Monday, August 11, 2008

The Paradox of Life

First Published: November 23, 2006
Last updated: January 25, 2009

Darren Aronofsky’s excellent movie “The Fountain” inspired me to the discovery of (what I believe to be) a profound truth about the nature of existence.

Have you ever thought deeply about the creation myth?

In the Garden of Eden there were two trees – the “tree of life” and the “tree of knowledge”. The fruit of the “tree of life” granted immortality whereas that of the “tree of knowledge” granted forbidden knowledge.

According to the myth, to eat from the tree of knowledge is to be expelled from the Garden of Eden and to lose one’s immortality.

This is, in fact, what Adam and Eve did. But what would have ever compelled someone to abandon eternal paradise for death in this fashion? Why might they have made this choice?

The paradox of life about which I write answers this question.

“Fear of death” is an evolutionary filter.

Beings that lack a sufficiently strong fear death are more likely to die without procreating and to be filtered out of the gene pool. Conversely, beings that are genetically endowed with a very strong fear of death are more likely to survive. Consequently natural selection has ensured that a very strong “fear of death” has been passed on to us and all other living creatures in our very DNA.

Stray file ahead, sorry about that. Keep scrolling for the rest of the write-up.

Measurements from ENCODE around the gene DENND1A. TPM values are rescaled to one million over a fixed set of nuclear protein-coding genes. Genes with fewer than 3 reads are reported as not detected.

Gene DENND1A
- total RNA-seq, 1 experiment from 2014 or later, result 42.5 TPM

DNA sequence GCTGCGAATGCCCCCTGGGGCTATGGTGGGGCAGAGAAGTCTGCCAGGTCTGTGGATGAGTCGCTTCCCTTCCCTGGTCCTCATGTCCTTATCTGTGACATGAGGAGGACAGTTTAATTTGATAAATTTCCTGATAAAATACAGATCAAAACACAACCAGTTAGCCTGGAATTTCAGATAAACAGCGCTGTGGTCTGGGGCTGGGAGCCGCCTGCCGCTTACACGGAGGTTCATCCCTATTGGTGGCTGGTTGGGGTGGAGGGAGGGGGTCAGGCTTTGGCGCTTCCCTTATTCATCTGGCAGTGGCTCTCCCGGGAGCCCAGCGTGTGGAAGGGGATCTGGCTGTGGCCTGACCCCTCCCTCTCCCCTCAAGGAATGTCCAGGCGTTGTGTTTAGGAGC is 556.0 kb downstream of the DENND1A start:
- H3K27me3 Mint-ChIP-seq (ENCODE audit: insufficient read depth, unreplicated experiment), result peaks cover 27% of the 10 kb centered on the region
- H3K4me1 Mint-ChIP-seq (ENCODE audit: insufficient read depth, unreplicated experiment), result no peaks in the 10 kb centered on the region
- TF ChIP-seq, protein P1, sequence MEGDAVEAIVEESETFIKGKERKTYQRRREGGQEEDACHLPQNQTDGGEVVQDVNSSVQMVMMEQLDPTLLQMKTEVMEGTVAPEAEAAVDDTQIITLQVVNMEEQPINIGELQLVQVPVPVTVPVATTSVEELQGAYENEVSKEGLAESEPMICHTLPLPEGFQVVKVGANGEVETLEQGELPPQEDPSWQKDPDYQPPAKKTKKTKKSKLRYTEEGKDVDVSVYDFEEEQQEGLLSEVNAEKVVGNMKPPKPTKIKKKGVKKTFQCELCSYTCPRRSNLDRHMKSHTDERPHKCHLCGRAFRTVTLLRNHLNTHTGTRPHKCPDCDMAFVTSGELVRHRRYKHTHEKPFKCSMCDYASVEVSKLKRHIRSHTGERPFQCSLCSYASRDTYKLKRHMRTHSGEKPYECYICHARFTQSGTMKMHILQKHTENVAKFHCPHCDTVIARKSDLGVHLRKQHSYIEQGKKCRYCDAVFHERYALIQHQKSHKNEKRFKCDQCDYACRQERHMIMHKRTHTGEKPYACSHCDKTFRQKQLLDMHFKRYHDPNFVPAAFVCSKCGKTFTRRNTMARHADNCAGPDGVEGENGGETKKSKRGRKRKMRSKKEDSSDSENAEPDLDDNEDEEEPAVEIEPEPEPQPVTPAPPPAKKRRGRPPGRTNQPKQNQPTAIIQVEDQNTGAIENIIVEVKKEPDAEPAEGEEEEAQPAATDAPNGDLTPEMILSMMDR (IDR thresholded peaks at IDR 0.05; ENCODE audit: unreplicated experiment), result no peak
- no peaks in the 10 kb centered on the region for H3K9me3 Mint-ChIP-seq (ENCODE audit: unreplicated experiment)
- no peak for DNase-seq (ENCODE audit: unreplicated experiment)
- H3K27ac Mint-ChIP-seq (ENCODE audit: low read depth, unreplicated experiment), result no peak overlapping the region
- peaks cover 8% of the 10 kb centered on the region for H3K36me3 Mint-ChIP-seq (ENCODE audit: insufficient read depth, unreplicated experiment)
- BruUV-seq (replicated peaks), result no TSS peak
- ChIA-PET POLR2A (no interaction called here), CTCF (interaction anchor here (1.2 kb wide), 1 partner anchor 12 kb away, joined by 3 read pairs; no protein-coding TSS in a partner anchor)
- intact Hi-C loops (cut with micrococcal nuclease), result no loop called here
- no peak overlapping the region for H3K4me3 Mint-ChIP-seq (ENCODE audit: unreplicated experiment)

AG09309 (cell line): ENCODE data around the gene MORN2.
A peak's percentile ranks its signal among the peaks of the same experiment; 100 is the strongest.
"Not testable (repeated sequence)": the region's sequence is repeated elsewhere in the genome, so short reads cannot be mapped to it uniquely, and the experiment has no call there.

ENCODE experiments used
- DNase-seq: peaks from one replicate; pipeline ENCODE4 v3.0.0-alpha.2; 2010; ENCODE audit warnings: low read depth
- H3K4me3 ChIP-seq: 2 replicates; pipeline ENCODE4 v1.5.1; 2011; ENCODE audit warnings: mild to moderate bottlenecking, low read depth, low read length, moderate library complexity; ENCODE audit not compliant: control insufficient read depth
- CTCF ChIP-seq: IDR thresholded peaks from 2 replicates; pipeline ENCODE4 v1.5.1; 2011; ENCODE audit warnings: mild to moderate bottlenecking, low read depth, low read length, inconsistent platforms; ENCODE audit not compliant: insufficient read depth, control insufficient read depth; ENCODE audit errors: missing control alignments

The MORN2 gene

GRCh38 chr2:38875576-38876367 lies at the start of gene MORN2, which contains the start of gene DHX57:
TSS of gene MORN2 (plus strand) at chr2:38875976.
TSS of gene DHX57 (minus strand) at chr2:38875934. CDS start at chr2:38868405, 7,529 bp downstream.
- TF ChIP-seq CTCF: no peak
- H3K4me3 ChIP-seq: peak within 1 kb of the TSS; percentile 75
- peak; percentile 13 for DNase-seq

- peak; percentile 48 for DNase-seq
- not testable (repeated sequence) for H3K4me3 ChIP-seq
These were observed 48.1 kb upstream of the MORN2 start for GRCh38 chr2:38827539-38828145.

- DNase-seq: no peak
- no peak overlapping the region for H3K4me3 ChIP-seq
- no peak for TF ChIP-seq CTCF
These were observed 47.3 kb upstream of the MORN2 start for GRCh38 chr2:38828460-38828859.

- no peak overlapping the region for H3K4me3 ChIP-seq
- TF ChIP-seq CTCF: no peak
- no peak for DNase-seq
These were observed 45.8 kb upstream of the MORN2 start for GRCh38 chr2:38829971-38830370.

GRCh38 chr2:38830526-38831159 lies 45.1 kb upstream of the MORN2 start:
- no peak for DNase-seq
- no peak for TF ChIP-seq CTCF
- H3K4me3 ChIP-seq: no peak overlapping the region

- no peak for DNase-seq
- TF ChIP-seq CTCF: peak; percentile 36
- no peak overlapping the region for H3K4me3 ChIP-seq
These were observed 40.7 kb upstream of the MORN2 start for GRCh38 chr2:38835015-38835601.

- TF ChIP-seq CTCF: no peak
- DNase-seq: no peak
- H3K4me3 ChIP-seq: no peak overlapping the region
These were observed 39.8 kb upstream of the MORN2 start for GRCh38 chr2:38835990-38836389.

A very strong fear of death is a necessary pre-requisite for the survival of a species. It is one of the very strongest drives that we have and this drive shapes our lives in ways that we may not even be cognizant of.

But we human beings have a big problem. Evolution has also endowed us with logical thinking minds. Consequently, we KNOW that we are eventually going to die. There is no escaping this. This is the hell in which we burn.

In the absence of a credible scientific alternative the combination of this deeply ingrained fear of death and the knowledge that death is unavoidable drives some of us to near insanity. In particular it drives us to embrace the insanity of religions which promise an after-life.

Even though, deep down, we KNOW that the immortality these ancient religions promise us is pure fantasy, our fear of death is so overwhelming that we seek instead to consciously deceive ourselves.

That’s what religion is. It’s a group of people whose fear of death is so great that they are willing to join together to engage in collaborative self-deception on a grand scale.

Fear triggers the “fight or flight response”. Those who seek religion choose the path of flight and hiding. But this is not the only choice that they make. In fairness, it should be acknowledged that we don’t ONLY choose to hide in our churches, mosques and synagogues. We also concurrently strive to increase our scientific knowledge to combat the causes of death and to extend life.

A growing number of scientists are making even bolder moves. Like Hugh Jackman’s character in “The Fountain”, these individuals believe that “death is a disease” and that it can be cured.